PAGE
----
Nairobi National Park is a national park in Kenya. Established in 1946, the national park was Kenya's first.It is located approximately 7 kilometres (4 mi) south of the centre of Nairobi, Kenya's capital city,with only a fence separating the park's wildlife from the metropolis.Nairobi's skyscrapers can be seen from the park. Indeed, the proximity of urban and natural environments has caused conflicts between the animals and local people and threatens animals' migration routes.
Still, despite its proximity to civilization and relative small size for an African national park,Nairobi National Park boasts a large and varied wildlife population.Migrating herbivores gather in the park during the dry season, and it is one of Kenya's most successful rhinoceros sanctuaries.
The park covers an area of 117.21 square kilometres (28,963 acres) and is small in comparison to most of Africa's national parks.The park's altitude ranges between 1,533 metres (5,030 ft) and 1,760 metres (5,774 ft).It has a dry climate.The park is the only protected part of the Athi-Kapiti ecosystem, making up less than 10% of this ecosystem.The park has a diverse range of habitats and species.
The park is located about 7 kilometres (4 mi) from the Nairobi's centre. There is electric fencing around the park's northern, eastern, and western boundaries.Its southern boundary is formed by the Mbagathi River. This boundary is not fenced and is open to the Kitengela Conservation Area (located immediately south of the park) and the Athi-Kapiti plains.There is considerable movement of large ungulate species across this boundary.
The park's predominant environment is open grass plain with scattered Acacia bushes. The western uplands of the park have highland dry forest with stands of Olea africana, Croton dichogamus, Brachylaena hutchinsii, and Calodendrum. The lower slopes of these areas are grassland. Themeda, Cypress, Digitaria, and Cynodon species are found in these grassland areas. There are also scattered yellow-barked Acacia xanthophloea. There is a riverine forest along the permanent river in the south of the park. There are areas of broken bush and deep rocky valleys and gorges within the park. The species in the valleys are predominantly Acacia and Euphorbia candelabrum. Other tree species include Apodytes dimidiata, Canthium schimperiana, Elaeodendron buchananii, Ficus eriocarpa, Aspilia mossambicensis, Rhus natalensis, and Newtonia species. Several plants that grow on the rocky hillsides are unique to the Nairobi area. These species include Euphorbia brevitorta, Drimia calcarata, and Murdannia clarkeana.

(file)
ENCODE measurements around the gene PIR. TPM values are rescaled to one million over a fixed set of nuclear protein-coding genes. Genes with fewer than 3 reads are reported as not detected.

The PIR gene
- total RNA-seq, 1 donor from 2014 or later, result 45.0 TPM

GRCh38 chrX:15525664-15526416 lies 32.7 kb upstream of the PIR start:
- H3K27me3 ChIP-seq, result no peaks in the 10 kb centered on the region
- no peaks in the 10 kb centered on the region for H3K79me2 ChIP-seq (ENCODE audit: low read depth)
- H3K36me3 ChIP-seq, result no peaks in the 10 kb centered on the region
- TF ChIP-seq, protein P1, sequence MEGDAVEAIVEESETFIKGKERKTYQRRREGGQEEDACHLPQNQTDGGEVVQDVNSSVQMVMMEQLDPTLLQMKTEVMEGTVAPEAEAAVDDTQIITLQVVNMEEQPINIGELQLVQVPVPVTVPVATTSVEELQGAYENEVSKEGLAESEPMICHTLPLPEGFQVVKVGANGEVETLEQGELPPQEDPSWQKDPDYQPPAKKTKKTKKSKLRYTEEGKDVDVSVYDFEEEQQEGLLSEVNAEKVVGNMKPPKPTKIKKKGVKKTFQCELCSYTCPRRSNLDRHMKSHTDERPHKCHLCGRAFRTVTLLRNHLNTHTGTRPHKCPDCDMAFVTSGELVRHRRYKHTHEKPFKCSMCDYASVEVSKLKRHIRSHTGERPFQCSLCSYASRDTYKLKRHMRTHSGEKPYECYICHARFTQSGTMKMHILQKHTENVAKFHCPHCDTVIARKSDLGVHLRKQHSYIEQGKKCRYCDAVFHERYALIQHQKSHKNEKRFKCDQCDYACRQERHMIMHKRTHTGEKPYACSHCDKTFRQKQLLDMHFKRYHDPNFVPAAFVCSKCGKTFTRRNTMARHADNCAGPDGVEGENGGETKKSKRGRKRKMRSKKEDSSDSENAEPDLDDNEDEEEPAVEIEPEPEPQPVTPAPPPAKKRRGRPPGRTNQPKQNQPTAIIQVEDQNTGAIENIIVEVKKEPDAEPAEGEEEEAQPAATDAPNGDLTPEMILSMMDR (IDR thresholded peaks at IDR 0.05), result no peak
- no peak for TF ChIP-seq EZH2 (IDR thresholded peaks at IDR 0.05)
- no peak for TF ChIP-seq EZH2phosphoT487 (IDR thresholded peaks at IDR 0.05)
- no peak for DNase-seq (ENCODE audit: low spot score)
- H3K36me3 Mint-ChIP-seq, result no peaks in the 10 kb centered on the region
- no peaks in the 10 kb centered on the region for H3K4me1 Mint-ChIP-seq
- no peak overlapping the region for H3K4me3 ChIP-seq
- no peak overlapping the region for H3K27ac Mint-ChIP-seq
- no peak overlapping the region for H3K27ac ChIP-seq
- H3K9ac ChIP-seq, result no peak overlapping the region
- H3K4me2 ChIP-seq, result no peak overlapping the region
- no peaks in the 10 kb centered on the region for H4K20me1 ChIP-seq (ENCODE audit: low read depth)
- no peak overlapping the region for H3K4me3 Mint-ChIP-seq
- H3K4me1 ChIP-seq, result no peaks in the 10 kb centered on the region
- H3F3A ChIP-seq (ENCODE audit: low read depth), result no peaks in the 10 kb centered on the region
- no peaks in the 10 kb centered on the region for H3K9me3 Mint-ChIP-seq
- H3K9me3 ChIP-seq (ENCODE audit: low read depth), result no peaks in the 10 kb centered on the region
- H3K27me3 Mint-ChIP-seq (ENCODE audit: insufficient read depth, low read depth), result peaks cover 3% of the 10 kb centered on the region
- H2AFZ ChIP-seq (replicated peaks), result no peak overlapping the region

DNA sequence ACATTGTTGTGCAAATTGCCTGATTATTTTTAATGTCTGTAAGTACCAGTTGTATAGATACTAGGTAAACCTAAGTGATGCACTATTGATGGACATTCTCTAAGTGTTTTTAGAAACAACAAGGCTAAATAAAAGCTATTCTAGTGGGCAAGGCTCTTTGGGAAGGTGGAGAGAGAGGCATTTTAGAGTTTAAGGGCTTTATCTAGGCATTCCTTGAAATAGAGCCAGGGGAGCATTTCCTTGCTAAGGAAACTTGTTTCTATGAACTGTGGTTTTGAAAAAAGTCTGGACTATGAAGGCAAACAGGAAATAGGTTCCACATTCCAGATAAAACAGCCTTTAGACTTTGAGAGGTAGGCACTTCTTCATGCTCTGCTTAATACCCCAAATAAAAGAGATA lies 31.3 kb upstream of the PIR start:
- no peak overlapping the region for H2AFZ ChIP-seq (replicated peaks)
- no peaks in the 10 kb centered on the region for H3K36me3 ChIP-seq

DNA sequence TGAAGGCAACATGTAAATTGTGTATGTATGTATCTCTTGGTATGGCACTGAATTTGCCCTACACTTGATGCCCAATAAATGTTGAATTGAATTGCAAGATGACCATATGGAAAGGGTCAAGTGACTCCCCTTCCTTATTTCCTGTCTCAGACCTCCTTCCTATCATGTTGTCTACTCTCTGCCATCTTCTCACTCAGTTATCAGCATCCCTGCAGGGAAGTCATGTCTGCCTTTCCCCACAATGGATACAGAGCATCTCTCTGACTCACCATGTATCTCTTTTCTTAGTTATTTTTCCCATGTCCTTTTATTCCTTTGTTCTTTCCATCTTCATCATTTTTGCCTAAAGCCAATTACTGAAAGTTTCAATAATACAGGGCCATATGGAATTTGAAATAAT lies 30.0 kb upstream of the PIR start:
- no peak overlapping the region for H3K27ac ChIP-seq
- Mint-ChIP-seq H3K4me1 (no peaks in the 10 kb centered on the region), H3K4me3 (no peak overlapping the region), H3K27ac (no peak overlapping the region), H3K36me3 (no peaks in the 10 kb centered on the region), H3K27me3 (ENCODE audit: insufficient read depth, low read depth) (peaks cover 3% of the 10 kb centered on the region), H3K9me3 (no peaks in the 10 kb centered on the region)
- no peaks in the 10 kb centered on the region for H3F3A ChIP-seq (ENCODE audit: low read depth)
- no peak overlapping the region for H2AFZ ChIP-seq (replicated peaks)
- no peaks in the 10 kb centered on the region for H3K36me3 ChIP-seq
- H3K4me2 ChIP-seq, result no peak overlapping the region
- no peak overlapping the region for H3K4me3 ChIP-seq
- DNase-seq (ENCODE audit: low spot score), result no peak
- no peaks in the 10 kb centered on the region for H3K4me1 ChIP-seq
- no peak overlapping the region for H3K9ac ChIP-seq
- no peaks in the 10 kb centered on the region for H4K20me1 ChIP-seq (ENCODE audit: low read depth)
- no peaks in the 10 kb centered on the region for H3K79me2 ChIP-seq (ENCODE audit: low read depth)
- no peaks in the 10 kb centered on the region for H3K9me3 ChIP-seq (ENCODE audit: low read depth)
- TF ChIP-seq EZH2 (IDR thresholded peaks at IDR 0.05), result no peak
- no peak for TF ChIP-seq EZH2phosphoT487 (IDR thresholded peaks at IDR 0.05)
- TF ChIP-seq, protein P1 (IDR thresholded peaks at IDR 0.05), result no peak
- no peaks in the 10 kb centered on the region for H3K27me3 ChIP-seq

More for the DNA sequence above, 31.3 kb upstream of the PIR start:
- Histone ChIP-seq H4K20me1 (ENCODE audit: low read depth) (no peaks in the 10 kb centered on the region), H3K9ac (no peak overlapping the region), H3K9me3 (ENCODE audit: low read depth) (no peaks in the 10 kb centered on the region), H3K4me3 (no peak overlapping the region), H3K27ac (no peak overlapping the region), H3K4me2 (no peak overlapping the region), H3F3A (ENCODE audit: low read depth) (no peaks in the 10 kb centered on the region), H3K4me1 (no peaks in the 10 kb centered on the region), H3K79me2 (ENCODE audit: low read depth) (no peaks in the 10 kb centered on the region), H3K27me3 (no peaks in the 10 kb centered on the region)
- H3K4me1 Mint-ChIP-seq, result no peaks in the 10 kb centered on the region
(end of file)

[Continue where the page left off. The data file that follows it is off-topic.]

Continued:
The park has a large and diverse wildlife population.Species found in the park include African buffalo, baboon, black rhinoceros, Burchell's zebra, cheetah, Coke's hartebeest, Grant's gazelle, hippopotamus, leopard, lion, Thomson's gazelle, eland, impala, Masai giraffe, ostrich, vulture, and waterbuck.
Herbivores, including wildebeest and zebra, use the Kitengela conservation area and migration corridor to the south of the park to reach the Athi-Kapiti plains. They disperse over the plains in the wet season and return to the park in the dry season.The concentration of wildlife in the park is greatest in the dry season, when areas outside the park have dried up. Small dams built along the Mbagathi River give the park more water resources than these outside areas.They attract water dependent herbivores during the dry season. The park is the northern limit for wildlife migrations in the dry season.The park has a high diversity of bird species, with up to 500 permanent and migratory species in the park.Dams have created a man-made habitat for birds and aquatic species.
Tourism And Education
Nairobi National Park is the main tourist attraction for visitors to Nairobi. Visitor attractions include the park's diverse bird species, cheetah, hyena, leopard, and lion. Other attractions are the wildebeest and zebra migrations in July and August, the Ivory Burning Site Monument, and the Nairobi Safari Walk and animal orphanage.Inhabitants of Nairobi visit the park and thousands of African children on school field trips visit the park each week.
The park's Wildlife Conservation Education Centre has lectures and video shows about wildlife and guided tours of the park and animal orphanage. These tours are primarily, but not exclusively, to educate schools and local communities. There has been criticism about animals' housing, and they now have more spacious housing in a more natural environment. The Kenya Wildlife Service has created a Safari Walk that highlights the variety of plants and animals that are in Kenya, and how they affect Kenya's population.